By Rex Hammock

Last week, Mathew Ingram, Columbia Journalism Review‘s chief digital writer, wrote an essay titled, “Is the Podcast Bubble Bursting?” A couple of years ago, I wrote an Idea Email essay with an opposite title, “Why Podcasting Is, Once Again, The Next Big Thing.

Podcasting, which has been declared dead or revived more than any category of web content I can think of, has managed to stay alive for 14 years. However, web-based content tools and strategies are known for their extreme love-hate cycles.

Digital content experts often miss content trends because “commercial content”—content that exists in a marketplace of buyers and seller—comes in two varieties: (1) Content that has a content business model, or (2) Content that supports another kind of business model.

The content business model: This business model is what you participate in when you buy a magazine at the newsstand, attend a concert or subscribe to Netflix. The content business model is like every marketplace throughout history: A creator takes risks in developing and marketing the content, and if the creator is successful, customers decide the content has enough value to be purchased.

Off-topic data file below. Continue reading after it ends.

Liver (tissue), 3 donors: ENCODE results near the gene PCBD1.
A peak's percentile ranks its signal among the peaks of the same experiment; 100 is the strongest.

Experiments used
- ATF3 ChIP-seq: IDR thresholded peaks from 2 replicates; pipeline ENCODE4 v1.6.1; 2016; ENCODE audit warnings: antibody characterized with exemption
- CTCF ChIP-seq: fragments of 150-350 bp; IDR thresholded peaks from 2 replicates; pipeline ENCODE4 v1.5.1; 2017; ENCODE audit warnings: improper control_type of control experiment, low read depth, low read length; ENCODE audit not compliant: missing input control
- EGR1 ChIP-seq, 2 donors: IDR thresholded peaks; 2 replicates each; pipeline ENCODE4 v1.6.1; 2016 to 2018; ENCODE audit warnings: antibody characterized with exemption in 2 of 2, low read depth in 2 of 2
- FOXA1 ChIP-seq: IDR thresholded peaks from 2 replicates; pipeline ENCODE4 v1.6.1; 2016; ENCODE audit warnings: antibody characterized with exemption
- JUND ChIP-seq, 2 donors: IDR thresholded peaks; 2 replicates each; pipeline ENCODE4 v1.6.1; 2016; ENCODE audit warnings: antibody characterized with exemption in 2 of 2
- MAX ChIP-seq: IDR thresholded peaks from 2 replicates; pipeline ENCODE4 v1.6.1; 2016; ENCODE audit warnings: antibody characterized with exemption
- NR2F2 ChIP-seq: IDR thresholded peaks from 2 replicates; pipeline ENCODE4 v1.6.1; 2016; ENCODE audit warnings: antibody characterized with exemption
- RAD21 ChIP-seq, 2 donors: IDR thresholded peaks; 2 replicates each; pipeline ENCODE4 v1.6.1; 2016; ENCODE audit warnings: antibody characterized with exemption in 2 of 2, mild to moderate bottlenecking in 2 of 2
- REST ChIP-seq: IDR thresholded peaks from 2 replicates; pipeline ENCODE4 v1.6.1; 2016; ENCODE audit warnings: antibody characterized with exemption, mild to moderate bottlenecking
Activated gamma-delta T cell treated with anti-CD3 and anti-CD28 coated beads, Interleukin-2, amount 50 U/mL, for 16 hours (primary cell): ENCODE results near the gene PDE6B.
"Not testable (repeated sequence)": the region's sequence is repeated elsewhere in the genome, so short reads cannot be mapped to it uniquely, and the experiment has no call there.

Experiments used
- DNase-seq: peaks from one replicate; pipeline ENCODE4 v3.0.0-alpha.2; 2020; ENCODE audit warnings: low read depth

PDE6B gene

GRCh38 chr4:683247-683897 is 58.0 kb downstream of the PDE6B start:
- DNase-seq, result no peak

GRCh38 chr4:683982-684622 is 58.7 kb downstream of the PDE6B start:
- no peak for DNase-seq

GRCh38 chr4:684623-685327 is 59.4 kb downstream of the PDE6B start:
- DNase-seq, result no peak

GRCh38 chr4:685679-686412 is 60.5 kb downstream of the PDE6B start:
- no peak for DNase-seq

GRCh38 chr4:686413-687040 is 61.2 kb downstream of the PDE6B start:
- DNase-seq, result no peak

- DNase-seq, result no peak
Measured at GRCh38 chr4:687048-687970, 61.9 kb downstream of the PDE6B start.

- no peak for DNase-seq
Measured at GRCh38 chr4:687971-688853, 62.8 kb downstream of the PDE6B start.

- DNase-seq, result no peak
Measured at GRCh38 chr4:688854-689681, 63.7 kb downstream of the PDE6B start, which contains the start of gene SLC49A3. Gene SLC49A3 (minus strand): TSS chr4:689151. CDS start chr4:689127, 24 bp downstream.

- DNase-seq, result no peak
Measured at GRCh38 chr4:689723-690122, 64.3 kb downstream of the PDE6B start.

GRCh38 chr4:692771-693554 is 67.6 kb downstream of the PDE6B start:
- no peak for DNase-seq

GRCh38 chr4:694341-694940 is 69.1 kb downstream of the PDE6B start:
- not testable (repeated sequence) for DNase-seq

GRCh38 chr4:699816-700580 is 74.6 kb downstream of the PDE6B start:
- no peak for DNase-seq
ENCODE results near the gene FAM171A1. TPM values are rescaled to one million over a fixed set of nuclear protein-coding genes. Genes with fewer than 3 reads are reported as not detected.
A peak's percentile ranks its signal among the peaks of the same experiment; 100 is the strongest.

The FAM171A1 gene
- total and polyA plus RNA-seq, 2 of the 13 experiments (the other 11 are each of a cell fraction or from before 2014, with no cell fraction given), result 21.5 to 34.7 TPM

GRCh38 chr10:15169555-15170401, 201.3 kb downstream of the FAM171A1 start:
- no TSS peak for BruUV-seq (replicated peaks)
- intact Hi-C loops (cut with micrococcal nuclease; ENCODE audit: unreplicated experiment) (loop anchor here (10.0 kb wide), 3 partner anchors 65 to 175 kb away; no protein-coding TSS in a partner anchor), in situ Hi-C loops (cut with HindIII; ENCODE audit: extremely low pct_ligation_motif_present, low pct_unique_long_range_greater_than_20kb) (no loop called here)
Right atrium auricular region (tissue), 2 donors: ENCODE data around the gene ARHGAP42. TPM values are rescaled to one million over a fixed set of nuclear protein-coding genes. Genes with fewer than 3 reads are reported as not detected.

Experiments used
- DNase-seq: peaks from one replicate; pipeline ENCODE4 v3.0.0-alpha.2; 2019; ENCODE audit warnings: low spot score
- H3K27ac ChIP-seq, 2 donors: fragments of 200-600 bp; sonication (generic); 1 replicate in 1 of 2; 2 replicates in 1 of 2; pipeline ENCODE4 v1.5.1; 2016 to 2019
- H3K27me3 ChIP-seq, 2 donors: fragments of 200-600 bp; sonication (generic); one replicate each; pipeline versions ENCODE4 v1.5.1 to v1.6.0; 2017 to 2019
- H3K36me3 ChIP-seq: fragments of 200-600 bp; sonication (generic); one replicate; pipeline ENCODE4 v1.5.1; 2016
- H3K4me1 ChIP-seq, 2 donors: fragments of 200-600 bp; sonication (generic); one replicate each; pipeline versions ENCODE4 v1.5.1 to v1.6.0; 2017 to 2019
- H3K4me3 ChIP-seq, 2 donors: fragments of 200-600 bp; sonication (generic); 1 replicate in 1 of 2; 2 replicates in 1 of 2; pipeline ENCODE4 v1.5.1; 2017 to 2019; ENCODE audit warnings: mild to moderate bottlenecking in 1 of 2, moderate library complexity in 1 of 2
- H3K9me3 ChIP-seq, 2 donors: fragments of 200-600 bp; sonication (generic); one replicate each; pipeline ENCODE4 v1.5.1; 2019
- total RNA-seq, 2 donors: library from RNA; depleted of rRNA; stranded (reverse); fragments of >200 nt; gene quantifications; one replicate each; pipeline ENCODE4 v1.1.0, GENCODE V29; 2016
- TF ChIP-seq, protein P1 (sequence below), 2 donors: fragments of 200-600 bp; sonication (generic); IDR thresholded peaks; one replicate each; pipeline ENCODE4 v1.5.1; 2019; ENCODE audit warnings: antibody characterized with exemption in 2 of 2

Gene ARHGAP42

Content that supports another business model: This model—which is far more prevalent than the content business model—is the magazine you receive as a member of an association, a video that celebrates employee accomplishments, or killer presentations that land you a contract.

The secret to successful marketing with content is knowing what works for the specific business model you have—or the one you are supporting. A content media strategy that supports a group or company’s business model may fail if it was mistakenly built using the wrong business model. In other words, podcasting will always be in season if it works best for the customers you serve. And even the best podcast won’t work if it’s not right for the same group.


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